YouTube Webcast to Broadcast Final Grateful Dead Concert

(Ping! Zine Web Hosting Magazine) – As part of Live Alliance’s mission to deliver the five historic live broadcasts of “Fare Thee Well: Celebrating 50 Year of Grateful Dead” to as many people as possible – through their exclusive partnership with MLBAM who is encoding the stream – the live video production company, Peter Shapiro and Madison House Presents will enable fans to watch the webcast on YouTube at youtube.com/dead50. The stream will be available to stream on almost any YouTube connected device – including Android, iOS, Chromecast, Apple TV, Samsung and Panasonic Smart TVs, Xbox360, Xbox One, PS3, PS4, and WiiU.

Fans can purchase the webcast on YouTube for $19.95/night for the Santa Clara shows on June 27 and 28, and $29.95/night for the Chicago shows on July 3, 4, and 5. The webcast will be encoded by MLBAM’s industry-leading live streaming video technology through an exclusive partnership with Live Alliance.

Here are some of the platforms where fans can watch or listen to the live broadcasts:

• Webcast (including VOD) – For fans looking to access all five live broadcasts of Fare Thee Well, a subscription for online streaming will be available, powered by MLBAM’s industry-leading live streaming video technology. Fans can purchase the livestream at www.Dead50.net, which will be available for all-you-can-eat, on-demand viewing for 30 days. For more details click here: http://bit.ly/dead50payperview.

• Webcast on YouTube Connected Devices – For fans looking to access all five live broadcasts of Fare Thee Well on a variety of devices, including mobile, desktop, Chromecast, and Apple TV, click here: youtube.com/dead50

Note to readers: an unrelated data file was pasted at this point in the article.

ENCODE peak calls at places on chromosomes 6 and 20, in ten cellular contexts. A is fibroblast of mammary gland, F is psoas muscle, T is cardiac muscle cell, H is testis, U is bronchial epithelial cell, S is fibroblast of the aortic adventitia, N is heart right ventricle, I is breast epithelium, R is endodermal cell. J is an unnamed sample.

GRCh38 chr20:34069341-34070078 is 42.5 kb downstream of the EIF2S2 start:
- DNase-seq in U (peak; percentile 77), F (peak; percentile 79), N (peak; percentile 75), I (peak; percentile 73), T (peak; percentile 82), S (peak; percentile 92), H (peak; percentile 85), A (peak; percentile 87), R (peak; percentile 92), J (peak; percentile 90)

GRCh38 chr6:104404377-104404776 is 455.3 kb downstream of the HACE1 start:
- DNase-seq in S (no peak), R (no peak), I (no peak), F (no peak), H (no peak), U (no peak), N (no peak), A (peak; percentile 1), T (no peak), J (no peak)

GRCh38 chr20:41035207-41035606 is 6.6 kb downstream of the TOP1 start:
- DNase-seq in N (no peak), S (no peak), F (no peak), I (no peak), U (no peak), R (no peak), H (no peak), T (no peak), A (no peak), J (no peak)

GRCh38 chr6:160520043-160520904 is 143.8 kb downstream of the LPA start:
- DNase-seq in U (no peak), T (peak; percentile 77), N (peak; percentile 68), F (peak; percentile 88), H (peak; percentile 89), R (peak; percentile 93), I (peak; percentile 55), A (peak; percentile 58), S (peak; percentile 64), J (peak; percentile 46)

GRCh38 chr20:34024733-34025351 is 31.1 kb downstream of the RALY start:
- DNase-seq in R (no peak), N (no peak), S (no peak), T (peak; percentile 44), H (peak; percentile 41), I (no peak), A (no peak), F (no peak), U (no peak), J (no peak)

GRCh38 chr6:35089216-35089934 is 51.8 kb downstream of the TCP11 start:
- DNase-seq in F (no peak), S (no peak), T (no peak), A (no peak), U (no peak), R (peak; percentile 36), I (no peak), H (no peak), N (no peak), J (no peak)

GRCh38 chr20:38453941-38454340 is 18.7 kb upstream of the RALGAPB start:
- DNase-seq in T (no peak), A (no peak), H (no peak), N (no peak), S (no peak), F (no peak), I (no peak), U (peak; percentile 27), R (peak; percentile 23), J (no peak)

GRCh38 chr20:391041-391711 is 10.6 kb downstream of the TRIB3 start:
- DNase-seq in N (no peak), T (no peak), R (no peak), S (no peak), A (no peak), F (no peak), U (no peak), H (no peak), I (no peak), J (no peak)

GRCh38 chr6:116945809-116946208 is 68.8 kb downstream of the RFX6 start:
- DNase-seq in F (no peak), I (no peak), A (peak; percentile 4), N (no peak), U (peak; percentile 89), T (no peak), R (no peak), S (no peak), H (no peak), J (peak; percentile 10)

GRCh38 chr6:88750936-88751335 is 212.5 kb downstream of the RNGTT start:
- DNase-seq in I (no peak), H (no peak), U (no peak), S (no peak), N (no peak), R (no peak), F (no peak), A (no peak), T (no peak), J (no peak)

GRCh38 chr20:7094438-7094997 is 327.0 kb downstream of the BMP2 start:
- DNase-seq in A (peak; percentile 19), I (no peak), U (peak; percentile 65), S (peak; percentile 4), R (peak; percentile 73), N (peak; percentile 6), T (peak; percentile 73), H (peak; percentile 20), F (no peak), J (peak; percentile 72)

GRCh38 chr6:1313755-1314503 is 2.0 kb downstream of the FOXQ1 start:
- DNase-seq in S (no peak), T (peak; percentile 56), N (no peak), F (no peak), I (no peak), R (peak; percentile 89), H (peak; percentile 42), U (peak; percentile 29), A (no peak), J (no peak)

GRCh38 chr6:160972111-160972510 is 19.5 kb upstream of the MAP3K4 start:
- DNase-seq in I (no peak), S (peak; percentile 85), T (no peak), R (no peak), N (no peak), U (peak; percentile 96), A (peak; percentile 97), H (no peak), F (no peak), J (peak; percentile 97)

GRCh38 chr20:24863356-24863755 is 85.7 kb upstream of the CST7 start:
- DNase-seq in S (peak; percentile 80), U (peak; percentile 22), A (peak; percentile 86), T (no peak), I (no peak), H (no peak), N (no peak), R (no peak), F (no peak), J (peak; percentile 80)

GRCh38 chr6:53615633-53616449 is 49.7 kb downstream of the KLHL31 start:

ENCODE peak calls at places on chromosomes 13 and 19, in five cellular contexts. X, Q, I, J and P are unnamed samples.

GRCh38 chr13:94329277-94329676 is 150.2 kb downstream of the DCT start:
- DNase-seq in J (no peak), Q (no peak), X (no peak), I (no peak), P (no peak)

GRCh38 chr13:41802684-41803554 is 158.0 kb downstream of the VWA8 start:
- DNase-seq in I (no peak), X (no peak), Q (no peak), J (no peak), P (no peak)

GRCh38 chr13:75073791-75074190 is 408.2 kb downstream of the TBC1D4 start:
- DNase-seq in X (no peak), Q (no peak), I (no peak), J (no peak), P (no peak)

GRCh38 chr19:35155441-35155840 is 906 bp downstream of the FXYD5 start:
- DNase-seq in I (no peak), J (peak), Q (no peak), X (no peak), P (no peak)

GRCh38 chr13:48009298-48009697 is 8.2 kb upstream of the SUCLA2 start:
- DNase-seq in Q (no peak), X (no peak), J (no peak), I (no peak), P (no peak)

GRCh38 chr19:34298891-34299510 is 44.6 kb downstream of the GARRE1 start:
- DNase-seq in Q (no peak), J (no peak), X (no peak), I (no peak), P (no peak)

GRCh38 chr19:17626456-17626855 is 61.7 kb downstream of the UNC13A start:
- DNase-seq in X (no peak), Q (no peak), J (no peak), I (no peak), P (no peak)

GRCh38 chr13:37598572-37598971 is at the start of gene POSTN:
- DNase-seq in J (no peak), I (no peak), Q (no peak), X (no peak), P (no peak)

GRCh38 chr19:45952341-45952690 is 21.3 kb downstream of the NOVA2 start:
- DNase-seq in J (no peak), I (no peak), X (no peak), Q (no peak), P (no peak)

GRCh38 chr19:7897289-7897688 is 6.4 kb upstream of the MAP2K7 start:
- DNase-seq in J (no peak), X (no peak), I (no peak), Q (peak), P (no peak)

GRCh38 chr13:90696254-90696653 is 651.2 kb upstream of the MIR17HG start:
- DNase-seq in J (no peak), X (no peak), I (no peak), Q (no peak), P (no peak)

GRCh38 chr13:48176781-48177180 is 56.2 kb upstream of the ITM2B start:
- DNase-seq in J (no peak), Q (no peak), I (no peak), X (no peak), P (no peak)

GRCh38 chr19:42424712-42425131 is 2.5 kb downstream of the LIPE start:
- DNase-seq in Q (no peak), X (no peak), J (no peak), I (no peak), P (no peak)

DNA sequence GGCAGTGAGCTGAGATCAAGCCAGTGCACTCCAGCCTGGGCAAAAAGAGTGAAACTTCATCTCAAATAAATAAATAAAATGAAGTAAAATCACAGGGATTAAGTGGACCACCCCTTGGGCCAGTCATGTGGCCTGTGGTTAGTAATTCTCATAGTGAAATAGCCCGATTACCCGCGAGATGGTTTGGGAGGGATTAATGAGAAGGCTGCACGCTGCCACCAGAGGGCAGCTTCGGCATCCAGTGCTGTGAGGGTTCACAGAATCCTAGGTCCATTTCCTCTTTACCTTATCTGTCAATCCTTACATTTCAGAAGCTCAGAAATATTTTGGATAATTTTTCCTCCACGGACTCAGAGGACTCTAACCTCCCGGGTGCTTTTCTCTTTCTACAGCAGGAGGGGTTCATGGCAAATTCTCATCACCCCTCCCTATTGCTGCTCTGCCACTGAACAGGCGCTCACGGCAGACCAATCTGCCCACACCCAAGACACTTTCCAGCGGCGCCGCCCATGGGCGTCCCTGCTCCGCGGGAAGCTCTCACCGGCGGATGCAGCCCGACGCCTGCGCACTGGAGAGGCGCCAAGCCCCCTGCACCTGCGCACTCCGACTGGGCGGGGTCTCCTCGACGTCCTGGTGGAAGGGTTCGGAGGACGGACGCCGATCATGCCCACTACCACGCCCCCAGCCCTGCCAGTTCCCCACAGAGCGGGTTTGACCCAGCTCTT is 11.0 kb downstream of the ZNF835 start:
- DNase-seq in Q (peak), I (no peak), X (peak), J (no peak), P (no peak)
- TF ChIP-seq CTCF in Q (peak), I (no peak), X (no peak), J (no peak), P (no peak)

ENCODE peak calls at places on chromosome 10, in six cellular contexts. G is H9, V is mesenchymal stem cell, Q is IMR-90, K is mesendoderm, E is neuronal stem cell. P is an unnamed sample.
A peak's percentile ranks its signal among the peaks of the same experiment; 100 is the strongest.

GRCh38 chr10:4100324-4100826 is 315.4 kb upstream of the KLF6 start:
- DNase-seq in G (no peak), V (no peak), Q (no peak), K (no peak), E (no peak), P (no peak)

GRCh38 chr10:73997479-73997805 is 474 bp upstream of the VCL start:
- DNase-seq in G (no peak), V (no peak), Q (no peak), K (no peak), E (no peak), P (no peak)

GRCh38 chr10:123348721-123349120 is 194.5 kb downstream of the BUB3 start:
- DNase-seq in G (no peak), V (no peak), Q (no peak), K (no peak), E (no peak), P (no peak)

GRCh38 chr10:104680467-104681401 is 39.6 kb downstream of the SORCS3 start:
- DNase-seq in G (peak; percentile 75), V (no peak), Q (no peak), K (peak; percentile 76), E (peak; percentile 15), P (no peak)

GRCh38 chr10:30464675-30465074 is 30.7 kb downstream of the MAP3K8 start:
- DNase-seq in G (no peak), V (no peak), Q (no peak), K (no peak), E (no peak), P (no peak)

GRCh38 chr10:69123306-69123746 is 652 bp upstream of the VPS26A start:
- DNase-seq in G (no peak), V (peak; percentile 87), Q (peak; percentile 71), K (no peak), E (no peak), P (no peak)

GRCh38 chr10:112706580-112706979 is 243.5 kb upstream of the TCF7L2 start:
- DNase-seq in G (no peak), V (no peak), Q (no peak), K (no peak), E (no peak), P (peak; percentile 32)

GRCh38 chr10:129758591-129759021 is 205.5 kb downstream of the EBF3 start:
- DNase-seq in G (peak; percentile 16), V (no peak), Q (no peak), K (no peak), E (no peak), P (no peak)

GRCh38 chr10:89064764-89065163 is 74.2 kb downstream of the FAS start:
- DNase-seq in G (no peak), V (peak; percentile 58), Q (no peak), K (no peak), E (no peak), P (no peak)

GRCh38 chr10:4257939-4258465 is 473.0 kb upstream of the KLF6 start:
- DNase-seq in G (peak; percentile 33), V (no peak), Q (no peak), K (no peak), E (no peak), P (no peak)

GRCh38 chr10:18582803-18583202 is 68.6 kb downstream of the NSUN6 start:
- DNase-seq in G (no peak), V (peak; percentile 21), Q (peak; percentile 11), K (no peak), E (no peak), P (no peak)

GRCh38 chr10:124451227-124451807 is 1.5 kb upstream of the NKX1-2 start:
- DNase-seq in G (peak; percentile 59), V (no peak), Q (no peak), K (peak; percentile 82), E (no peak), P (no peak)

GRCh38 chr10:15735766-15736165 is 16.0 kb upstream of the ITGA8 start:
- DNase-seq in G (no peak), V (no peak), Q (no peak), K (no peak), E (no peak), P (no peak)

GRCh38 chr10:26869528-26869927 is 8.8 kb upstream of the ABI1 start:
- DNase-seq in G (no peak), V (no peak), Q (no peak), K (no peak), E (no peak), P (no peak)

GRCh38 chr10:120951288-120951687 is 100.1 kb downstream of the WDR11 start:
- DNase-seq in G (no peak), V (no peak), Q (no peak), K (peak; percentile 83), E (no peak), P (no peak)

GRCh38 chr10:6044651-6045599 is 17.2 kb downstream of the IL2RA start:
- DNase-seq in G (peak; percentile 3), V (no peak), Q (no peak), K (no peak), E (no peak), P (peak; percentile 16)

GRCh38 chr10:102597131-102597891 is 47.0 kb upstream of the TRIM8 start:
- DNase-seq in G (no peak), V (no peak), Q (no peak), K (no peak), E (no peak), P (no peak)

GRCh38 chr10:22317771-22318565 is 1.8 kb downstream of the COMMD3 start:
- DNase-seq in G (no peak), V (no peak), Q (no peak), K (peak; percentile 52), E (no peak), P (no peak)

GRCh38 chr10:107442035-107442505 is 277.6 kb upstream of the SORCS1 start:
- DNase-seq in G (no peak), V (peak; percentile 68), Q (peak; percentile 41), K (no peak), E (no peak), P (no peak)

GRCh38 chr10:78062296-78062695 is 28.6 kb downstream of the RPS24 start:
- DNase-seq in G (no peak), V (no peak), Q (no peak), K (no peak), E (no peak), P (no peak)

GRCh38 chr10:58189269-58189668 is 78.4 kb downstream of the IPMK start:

• Satellite TV – Direct TV and Dish subscribers can purchase the live broadcast of the final Chicago shows on-demand (Direct TV: July 4, 5; Dish: July 3, 4, 5). Event premieres at 7pm with a countdown show (depending on the provider/system, the event may not be available until approximately 2 hours before the event start). For details visit Dead50.net/watch-listen

• Cable TV – Cable subscribers in the U.S. and Canada can purchase the live broadcast of the three final Chicago shows – July 3, 4, and 5 – on-demand. Event premieres at 7pm with a countdown show (depending on the provider/system, the event may not be available until approximately 2 hours before the event start). For details visit Dead50.net/watch-listen

• Satellite Radio – SiriusXM subscribers who tune in to the Grateful Dead Channel will have complete access to a live audio stream of the three final Chicago shows – July 3, 4, and 5. For more details click here: www.siriusxm.com/faretheewell

• Movie Theaters – Fathom Events will show the live broadcast of the three final Chicago shows – July 3, 4, and 5 – in select movie theaters across the U.S. For more details about this live three-night cinema event, visit: http://www.fathomevents.com/event/grateful-dead-meet-up-at-the-movies-2015.